Statement on Dayton’s Budget Proposal at HHS Cmtee, Feb. 23, 2011

February 23, 2011

The Welfare Rights Committee is an organization of parents and families who are current or former welfare recipients, who are living in poverty, are low income or working poor. We would like to remind this committee that families who have no other choice but to receive welfare are forced to live at over 60% below the federal poverty level. Poor families in Minnesota have not seen an increase in the welfare grants in 25 years. That means that a family of three who received a mere $6384 dollars per year to live in 1986 is still receiving $6384 dollars a year in 2011. That is $532 per month. $532 does not even come near to covering rent. So for years, this legislature has been condemning families with children to homelessness. We also would like to remind this committee that we are still in an economic crisis, the last ones hired but the first ones laid off.

We are glad to see that the governor’s budget does not steal more money from the MFIP grants. But the reality is, millions have been stolen from the TANF fund in previous years, and those millions could have gone to undoing huge suffering in this state. This means that our families can no longer tolerate having the budget balanced on our backs.

We would like to speak against some of cuts to low income and working people in the Governor’s proposed budget.

•          The cut in consolidated funds to counties could result in more counties eliminating emergency assistance for the poor. When the so-called “consolidated fund” was created, it was to hide a huge cut to the poor. Reducing the consolidated fund means more cuts that will hurt workers and poor families.

•          The cuts in MNCARE mean that over 7,200 will no longer have health care.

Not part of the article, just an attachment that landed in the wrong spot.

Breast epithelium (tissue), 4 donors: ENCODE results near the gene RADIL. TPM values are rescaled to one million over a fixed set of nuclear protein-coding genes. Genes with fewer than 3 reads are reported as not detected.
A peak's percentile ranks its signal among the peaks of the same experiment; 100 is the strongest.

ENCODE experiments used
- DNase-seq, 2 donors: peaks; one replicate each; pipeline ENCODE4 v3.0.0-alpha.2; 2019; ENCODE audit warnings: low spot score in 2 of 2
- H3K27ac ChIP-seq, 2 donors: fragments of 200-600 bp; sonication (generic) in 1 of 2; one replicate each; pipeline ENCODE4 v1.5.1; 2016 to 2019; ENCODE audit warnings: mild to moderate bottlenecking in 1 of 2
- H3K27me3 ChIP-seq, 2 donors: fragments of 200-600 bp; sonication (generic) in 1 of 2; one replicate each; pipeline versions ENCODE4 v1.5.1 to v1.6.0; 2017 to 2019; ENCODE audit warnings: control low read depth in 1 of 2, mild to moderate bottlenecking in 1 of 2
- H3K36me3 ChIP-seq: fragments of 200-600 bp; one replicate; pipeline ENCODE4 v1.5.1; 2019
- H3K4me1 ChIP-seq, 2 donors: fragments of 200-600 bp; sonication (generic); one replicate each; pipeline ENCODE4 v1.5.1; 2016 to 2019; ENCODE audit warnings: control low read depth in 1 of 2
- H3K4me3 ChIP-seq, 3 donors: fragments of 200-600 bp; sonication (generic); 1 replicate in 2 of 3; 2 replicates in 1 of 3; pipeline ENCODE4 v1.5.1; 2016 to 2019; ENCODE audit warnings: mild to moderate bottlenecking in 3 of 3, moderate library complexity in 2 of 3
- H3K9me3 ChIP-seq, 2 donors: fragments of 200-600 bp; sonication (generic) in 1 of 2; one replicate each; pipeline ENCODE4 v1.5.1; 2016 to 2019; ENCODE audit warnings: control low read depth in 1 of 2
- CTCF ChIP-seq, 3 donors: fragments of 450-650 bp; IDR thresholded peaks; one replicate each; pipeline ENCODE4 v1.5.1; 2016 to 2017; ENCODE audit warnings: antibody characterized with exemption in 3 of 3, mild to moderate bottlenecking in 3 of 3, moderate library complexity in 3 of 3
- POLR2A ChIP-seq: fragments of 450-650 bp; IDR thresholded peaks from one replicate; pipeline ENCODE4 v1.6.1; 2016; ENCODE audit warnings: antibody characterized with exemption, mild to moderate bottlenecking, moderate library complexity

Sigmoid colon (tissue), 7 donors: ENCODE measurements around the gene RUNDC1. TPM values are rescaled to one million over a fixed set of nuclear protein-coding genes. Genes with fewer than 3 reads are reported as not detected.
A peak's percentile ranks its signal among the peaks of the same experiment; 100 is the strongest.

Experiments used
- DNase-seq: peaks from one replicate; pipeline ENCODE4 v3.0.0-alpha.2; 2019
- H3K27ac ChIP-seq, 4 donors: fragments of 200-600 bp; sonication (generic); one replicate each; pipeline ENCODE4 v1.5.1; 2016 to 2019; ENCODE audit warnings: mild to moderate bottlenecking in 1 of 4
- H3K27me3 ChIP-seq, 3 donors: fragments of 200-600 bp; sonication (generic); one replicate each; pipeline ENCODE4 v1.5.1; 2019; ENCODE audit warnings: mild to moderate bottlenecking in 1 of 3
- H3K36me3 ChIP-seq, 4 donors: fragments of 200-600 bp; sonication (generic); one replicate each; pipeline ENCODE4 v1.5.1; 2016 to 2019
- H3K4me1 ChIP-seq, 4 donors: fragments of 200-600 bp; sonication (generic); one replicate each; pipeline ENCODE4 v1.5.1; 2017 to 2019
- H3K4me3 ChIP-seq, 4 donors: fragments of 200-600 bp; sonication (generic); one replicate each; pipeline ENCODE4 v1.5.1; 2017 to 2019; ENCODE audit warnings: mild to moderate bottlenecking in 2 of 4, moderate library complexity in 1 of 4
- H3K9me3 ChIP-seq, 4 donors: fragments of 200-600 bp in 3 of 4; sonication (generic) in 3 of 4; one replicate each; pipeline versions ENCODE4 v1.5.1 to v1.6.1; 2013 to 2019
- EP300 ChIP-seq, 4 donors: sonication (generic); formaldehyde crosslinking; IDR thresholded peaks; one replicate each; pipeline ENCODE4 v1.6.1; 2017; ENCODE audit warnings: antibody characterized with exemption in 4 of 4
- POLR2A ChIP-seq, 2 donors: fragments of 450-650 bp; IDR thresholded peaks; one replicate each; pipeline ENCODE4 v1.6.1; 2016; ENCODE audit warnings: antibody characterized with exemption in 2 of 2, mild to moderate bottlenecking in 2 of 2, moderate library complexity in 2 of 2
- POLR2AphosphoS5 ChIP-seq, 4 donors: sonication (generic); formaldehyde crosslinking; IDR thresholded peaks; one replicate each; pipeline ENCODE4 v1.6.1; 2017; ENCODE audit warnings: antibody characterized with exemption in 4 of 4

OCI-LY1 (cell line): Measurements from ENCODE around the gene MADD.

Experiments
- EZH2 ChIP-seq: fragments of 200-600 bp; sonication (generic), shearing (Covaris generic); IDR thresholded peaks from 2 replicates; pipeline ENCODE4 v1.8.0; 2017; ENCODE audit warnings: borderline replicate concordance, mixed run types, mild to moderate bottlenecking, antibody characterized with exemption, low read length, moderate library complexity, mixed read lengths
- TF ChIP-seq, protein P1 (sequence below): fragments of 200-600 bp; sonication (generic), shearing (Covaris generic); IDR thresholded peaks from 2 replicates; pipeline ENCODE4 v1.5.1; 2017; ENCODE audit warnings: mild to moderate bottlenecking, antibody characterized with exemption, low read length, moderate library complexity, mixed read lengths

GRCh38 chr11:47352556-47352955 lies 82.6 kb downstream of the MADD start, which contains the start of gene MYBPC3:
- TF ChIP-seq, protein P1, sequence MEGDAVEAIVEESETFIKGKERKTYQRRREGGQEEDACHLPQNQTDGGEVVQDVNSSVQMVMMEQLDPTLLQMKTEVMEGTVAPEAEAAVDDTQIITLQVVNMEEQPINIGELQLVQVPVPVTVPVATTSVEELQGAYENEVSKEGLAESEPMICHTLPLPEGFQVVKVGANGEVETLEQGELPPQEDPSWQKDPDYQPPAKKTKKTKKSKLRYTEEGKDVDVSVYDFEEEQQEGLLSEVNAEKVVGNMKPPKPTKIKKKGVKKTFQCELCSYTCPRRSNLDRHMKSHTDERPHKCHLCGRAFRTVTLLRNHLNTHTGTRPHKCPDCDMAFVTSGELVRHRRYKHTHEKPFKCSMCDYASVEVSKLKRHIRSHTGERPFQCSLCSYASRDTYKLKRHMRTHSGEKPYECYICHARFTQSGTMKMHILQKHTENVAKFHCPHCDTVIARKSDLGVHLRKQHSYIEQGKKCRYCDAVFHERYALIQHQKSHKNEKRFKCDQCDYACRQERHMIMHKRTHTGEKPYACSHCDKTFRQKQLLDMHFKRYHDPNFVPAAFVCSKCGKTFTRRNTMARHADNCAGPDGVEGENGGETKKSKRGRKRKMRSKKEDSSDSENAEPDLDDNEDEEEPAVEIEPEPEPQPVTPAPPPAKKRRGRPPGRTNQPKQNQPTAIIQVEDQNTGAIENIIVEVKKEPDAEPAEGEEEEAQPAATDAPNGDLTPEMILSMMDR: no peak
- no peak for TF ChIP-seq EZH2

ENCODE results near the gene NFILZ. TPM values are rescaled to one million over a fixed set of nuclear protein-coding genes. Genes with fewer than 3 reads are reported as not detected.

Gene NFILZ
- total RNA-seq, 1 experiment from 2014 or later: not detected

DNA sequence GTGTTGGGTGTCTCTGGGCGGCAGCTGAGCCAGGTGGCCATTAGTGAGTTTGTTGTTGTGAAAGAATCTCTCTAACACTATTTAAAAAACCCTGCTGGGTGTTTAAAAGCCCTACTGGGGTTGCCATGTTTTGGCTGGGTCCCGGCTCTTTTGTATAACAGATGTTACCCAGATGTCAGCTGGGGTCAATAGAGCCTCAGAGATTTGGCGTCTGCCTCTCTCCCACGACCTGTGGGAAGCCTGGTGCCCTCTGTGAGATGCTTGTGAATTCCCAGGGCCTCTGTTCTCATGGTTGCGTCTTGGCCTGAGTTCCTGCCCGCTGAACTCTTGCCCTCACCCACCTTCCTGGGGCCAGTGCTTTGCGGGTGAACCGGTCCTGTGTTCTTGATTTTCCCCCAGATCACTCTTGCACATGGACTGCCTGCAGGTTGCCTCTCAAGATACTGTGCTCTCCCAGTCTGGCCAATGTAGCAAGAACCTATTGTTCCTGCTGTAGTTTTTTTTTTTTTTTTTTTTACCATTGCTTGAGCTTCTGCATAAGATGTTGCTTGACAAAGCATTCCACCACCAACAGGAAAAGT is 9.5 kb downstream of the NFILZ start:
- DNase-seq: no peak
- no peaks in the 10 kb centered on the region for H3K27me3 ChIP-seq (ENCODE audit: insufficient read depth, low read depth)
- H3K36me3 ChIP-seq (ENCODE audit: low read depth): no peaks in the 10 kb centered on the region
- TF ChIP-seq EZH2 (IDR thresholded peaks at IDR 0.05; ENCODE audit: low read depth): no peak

•          The merging of Emergency General Assistance and Emergency MSA will have the effect of creating more homelessness, since those funds are used as we are forced to bounce around apartments at the very bottom of the housing market.

•          We would like to speak against taking $14 million per year from the TANF fund to go into the childcare and working family tax credit. If this state really respected the idea of helping to provide childcare and the Working Family Credit for low-income working families, it would ante up from the General Fund, not take money that is meant for the poorest of the poor.

We say that not one dime of cuts should come out of programs for poor and working people. We have borne the brunt of the budget deficits for years and our programs have been shaved to the bone.

We also urge you all not to pass any bills that will hurt our families economically, not to pass any bills that would criminalize poor families, not to pass any bills that eliminate or make it even harder to receive the services that we need to survive during this economic crisis.

On the other hand, we applaud the Governor’s proposal to tax the rich. While we have paid for the budget deficits with our blood for many years, the wealthiest in Minnesota have not paid even one dime. In fact they have gotten richer and richer at the expense of poor and working Minnesotans. While we applaud the Governor’s tax increases, we say it is not nearly enough. Look at the facts: if the governor’s proposal to raise taxes on 5% of the population with the most income results in over $3 billion, this signifies just how much the State of Minnesota has been losing in tax income, year after year after year because the rich have not paid their fair share and because of the massive tax breaks they have benefitted from. This is incredible. It also means that the richest have amassed billions of dollars in extra income year after year while the rest of the people in the state have been living in desperate times.

We feel the rich should actually PAY BACK the wealth they have gained at our expense, and, in this time of budget crisis this state should be prioritizing the survival needs of the families and individuals in who are coping with disabilities and unemployment in this time of overall economic crisis.


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